LibreOffice, because a lot of my job involves receiving and sending edits with Track Changes. I also make slides for classes I teach. I used to keep track of small notes in text files or with lightweight note-taking apps, but since I have LibreOffice open all the time, I finally just started doing everything there. Minimizing the number of tools I use is a more efficient life hack than trying to optimize the footprint of each tool.
What kind of hardware do you run this setup on?
An Asus Vivobook X202E.
Will you share a screenshot of your desktop?
Here it is, minus the maximized whatever-I’m-working-on:
Interview conducted February 22, 2015
Wow! Another Linux user from Lifehacker’s How I Work series. One more and we officially have a trend.
An Ubuntu user! I’m a fan of the Lifehacker How We Work series. Even the non-Linuxy ones.
I’m always psyched to see Lifehacker cover Linux.
I know about TheFu from Lifehacker, where he’s a fairly active commenter and an occasional contributor. Not only is he knowledgeable about Linux, but he shares it in a very friendly manner that’s not seen in all corners of the Linux world.
- Who are you, and what do you do?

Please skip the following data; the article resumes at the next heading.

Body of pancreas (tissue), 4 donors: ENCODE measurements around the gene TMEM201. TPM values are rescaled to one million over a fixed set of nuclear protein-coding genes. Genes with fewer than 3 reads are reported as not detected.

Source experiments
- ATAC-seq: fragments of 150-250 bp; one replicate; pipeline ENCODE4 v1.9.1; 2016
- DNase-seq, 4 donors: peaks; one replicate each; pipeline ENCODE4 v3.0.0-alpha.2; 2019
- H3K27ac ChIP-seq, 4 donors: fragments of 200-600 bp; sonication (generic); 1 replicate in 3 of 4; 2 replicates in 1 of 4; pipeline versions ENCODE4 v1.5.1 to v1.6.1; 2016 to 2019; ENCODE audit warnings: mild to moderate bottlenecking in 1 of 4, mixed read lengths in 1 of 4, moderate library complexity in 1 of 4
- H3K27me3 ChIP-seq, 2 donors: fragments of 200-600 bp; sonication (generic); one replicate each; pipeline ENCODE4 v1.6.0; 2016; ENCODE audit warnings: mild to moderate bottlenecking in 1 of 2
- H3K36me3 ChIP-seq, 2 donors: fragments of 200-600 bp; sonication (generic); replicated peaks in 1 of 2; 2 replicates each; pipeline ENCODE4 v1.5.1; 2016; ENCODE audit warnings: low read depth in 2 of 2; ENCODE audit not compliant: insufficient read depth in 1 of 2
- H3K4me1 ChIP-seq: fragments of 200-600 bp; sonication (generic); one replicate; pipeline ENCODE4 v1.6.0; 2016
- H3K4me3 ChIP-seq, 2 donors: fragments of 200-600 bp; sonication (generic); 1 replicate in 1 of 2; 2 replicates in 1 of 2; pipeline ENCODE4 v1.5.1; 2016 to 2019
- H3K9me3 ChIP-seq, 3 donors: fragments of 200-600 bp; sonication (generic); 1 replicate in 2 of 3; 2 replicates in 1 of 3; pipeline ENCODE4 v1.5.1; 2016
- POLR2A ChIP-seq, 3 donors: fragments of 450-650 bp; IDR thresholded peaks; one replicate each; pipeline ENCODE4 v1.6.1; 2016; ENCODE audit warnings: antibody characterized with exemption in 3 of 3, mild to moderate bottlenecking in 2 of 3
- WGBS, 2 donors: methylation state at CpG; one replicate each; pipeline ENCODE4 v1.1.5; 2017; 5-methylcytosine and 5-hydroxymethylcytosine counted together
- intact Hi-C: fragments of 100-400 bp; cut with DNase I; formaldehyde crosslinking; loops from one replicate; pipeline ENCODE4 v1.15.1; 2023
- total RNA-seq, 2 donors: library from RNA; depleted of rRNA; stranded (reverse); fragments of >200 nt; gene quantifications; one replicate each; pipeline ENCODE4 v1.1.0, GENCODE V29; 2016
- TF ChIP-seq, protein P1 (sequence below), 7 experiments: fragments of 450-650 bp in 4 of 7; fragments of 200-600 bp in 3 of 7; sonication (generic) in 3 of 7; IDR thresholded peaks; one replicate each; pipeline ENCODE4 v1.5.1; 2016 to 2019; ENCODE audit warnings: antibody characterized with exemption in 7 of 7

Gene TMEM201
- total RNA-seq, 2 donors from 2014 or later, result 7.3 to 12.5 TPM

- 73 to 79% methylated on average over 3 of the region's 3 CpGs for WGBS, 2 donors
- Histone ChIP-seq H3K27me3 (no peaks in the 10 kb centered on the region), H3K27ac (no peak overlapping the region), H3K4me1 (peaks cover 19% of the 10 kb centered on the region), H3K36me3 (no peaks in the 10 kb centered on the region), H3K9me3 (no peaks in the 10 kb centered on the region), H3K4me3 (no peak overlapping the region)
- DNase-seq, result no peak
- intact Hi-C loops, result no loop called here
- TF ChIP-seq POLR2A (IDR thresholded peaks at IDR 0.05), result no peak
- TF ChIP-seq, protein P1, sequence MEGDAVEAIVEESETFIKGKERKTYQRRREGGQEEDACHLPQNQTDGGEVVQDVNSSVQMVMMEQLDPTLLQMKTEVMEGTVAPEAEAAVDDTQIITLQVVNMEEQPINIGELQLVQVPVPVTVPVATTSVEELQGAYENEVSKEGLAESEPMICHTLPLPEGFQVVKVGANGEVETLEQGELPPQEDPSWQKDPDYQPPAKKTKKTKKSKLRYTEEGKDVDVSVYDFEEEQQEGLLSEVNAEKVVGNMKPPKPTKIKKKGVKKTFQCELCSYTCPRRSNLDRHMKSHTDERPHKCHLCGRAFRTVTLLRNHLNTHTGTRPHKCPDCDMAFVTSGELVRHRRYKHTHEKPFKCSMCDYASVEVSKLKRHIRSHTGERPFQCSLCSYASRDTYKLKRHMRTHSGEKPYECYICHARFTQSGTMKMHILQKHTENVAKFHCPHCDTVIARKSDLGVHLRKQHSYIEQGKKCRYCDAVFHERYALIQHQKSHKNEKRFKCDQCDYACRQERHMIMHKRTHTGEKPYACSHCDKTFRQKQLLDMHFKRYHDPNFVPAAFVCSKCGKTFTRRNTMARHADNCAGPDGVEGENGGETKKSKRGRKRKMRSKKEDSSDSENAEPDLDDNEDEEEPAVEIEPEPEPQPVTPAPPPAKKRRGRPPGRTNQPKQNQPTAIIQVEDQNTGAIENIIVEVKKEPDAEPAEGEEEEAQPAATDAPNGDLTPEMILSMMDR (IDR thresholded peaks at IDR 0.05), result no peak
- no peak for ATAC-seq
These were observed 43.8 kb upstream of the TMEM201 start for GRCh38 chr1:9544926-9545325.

Online, I’m “TheFu” on a few websites, but not on Facebook or Twitter.
In real life, I’m a consulting enterprise architect, programmer, and sometime blogger (http://blog.jdpfu.com) living outside Atlanta, Ga, ya’ll. I’m a Managing Director for a company that builds apps and infrastructure for portable devices. The last 5 yrs or so, I’ve done lots of virtualization. Xen, VirtualBox, ESX, ESXi, KVM, and OpenVZ.
I’m also active in the local LUG, ALE, and the local Defcon IT Security Professionals group, DC404.
- What distribution do you run on your main desktop/laptop?
Your readers have heard the term “The network IS the computer”, so they will understand that most of my daily use is on other machines, not the desktop I happen to be sitting behind.
However, my main laptop runs Windows7 because some clients don’t know how to deal with Linux. I run a 32-bit Ubuntu Server 10.04 LTS with LXDE loaded inside a VirtualBox VM for 95% of what I do daily. I try every new Ubuntu release, but always find those are too bloated for my needs since 8.04. Even Lubuntu has so many programs that I don’t use, it is easier to just load the server image and add a DE. I’ve been temped to drop back to FVWM more than once.
My main desktop has 64-bit Ubuntu Server 10.04 LTS with LXDE loaded. Sometimes I need dual huge monitors.
I tried Ubuntu 11.04 for a few weeks in a VM, but it wasn’t stable with or without Unity, so it was deleted. Until Unity works well inside a VM, I simply cannot consider it. I’m an LTS sorta guy anyway.
- What software do you depend upon with this distribution?
Most of my daily use software runs on other machines, not the laptop. We use lots of virtualization – Xen, KVM and ESX(i) on the servers.
On the laptop, I don’t really use much software that you’d consider “desktop”. I use cron, rdiff-backup, ssh, X/Windows, xterm (yes, the real xterm), KeePassX, ClusterSSH, Task Spooler, Firefox (w/ NoScript), Thunderbird+Lightning, OpenVPN, mencoder.